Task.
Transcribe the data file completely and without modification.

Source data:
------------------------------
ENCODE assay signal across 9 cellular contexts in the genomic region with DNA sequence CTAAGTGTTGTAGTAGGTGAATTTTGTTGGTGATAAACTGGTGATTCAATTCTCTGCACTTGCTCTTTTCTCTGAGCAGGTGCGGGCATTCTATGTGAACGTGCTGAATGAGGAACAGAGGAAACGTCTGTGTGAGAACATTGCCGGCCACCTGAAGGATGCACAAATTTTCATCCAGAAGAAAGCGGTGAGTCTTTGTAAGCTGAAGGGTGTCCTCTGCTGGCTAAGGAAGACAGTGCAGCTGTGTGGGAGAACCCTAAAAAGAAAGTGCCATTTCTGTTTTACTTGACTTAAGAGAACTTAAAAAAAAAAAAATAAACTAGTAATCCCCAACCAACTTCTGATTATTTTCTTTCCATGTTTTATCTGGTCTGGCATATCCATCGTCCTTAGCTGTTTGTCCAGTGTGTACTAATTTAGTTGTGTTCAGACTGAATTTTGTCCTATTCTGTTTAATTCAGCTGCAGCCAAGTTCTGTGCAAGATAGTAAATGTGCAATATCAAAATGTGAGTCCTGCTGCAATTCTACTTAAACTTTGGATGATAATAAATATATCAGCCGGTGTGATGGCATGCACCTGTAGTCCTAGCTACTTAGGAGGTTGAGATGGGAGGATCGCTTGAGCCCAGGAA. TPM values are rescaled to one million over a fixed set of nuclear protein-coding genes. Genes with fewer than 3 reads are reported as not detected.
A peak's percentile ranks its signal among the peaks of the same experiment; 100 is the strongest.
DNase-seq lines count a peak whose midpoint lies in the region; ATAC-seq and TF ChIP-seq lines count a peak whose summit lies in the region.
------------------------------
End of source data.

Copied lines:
ENCODE assay signal across 9 cellular contexts in the genomic region with DNA sequence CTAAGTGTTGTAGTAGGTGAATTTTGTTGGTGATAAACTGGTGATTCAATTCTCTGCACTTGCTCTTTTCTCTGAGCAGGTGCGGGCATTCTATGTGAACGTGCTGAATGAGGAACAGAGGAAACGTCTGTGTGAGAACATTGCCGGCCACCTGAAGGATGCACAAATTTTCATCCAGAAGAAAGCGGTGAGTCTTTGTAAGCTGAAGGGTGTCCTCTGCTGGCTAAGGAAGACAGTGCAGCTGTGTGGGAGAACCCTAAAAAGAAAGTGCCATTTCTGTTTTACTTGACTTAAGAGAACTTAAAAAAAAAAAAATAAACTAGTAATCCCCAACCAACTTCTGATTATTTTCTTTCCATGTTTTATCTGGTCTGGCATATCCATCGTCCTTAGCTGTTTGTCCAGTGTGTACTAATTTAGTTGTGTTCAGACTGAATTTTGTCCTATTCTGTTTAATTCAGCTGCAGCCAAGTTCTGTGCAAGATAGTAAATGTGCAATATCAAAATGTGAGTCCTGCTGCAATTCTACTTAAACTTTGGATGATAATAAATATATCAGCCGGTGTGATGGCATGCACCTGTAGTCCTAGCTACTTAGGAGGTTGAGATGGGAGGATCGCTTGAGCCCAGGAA. TPM values are rescaled to one million over a fixed set of nuclear protein-coding genes. Genes with fewer than 3 reads are reported as not detected.
A peak's percentile ranks its signal among the peaks of the same experiment; 100 is the strongest.
DNase-seq lines count a peak whose midpoint lies in the region; ATAC-seq and TF ChIP-seq lines count a peak whose summit lies in the region.